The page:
Leadership Toolbox: Pre-Combat Inspection

By | April 15, 2020

[April 15, 2020]  One of the more embarrassing episodes of my military career happened on a 50 caliber Browning Machine Gun live-fire range when I was a lowly Lieutenant.  I’d been given the assignment of Support Platoon Leader and was responsible for supplying ammunition and equipment to the ranges.  What I had failed to do was to dig into my leadership toolbox: the pre-combat inspection.

I had run many ranges in the past.  I was confident but not overly so.  I figured that it was easy to run a range, and, besides, I had experienced NCOs with me.  Our planning had gone smoothly, and everyone cooperated with my men.  Firing an Infantry Battalion on the large-caliber ranges is inherently dangerous, but we were ready.  Or so I thought.

When the ranges went “hot” (meaning firing could commence), none of the 50 cal. BMGs would fire more than one round.  Something was wrong, and I blamed the Executive Officer for failing to check his guns before arrival.  Diagnosing the problem took half a day.  The “ammo guy” took his time getting out to the range but quickly diagnosed the problem.  There are two distinct and non-compatible metallic links used for the .50 BMG cartridges.  One type is for the M2 BMG (used by us) and one type is for the M85 (used in armored vehicles).  We were using the latter, and they would not function properly in the M2.

What I had failed to do was use my standard operating procedures, which included a written range checklist, a Pre-Combat Inspection.  None of us looked at the ammo boxes to verify they were of the correct type.  I learned the hard way to follow the PCI.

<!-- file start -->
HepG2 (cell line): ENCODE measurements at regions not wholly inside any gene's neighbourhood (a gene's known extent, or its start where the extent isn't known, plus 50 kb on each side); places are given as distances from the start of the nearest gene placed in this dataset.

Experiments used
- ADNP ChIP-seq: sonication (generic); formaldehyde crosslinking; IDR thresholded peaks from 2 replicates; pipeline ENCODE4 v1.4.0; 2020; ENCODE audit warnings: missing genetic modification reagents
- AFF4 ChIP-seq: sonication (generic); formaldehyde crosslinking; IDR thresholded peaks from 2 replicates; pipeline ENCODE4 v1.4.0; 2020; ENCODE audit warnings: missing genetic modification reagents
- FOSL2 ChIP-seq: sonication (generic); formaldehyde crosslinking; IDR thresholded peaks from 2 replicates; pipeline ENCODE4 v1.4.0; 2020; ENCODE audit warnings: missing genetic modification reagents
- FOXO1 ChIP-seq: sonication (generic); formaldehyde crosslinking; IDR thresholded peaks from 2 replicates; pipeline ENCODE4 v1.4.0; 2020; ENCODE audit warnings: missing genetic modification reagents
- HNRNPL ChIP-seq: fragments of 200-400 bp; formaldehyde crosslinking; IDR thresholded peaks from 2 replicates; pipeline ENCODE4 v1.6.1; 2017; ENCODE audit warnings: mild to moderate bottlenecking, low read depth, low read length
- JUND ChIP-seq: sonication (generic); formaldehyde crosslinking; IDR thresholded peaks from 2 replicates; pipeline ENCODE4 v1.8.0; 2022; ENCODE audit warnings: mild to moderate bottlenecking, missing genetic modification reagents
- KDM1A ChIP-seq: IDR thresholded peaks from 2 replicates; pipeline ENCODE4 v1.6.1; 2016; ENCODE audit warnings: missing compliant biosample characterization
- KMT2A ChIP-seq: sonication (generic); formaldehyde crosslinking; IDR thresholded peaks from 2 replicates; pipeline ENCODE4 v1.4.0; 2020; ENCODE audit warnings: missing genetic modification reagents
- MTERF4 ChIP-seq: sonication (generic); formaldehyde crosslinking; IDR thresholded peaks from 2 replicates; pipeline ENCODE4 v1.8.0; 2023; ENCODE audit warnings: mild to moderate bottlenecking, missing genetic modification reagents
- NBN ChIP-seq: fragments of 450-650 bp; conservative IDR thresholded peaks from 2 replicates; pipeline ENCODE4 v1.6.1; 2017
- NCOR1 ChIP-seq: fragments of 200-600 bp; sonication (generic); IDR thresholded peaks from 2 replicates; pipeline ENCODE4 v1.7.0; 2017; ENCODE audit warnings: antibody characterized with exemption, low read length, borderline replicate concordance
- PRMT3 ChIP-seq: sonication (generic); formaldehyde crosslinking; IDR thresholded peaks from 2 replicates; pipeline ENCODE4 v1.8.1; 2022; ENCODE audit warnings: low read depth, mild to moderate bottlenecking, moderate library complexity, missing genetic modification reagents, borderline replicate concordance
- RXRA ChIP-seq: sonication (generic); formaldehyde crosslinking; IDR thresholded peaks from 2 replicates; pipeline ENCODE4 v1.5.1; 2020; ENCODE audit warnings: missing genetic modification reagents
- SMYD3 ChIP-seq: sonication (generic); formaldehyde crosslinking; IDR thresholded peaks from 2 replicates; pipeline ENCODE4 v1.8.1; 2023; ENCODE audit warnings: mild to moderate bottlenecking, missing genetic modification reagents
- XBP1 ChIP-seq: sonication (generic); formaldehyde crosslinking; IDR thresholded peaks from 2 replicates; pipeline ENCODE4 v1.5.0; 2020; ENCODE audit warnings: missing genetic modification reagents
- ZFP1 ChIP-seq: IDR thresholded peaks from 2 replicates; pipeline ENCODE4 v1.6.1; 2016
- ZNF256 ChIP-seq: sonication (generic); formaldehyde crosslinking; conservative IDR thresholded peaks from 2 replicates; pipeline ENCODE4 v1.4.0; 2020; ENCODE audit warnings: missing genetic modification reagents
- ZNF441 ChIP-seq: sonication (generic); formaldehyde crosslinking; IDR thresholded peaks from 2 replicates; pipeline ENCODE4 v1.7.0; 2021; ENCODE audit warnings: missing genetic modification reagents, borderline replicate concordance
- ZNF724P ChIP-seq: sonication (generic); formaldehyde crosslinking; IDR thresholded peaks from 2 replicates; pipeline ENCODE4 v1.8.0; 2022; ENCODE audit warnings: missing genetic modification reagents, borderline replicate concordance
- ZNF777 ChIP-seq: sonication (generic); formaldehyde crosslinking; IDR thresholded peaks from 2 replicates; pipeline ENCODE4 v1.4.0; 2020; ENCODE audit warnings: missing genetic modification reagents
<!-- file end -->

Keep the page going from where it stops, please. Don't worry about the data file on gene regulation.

The Pre-Combat Inspection is what military units use, so they don’t forget mission-essential equipment or supplies.  Just as the name implies, the PCI is a check or inspection that you do before any operation (combat or peacetime).  Everyone is responsible for PCIs, but the leader’s job is to verify.  We all use PCIs even if we don’t call them by the military name.

We use PCIs in our work, family, religious gatherings, and in our everyday lives.  Pilots do PCIs, but they call them Pre-Flight Inspections. Airborne soldiers inspect before they jump and call it the Jump Master Parachute Inspection.  These are PCIs with another name.

The use of a PCI, written or not, is one of the most important items a person can have in their leadership toolbox.  Failure to use them correctly usually means being embarrassed.  There are more significant problems like when NASA lost a $125 million Mars orbiter because a Lockheed Martin team used English units of measurements while the Agency used the metric system.1

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  1. http://edition.cnn.com/TECH/space/9909/30/mars.metric.02/
Author: Douglas R. Satterfield

Hello. I'm Doug and I provide at least one article everyday on some leadership topic. I welcome comments and also guests who would like to write an article. Thanks for reading my blog.

19 thoughts on “Leadership Toolbox: Pre-Combat Inspection

    1. Andrew Dooley

      Yes, well written and worthwhile to read. I was without a computer for a week (hard to get them fixed during the virus pandemic) but I’m now back. Hope all are well here. I miss the gang here and the great articles by Gen. Satterfield.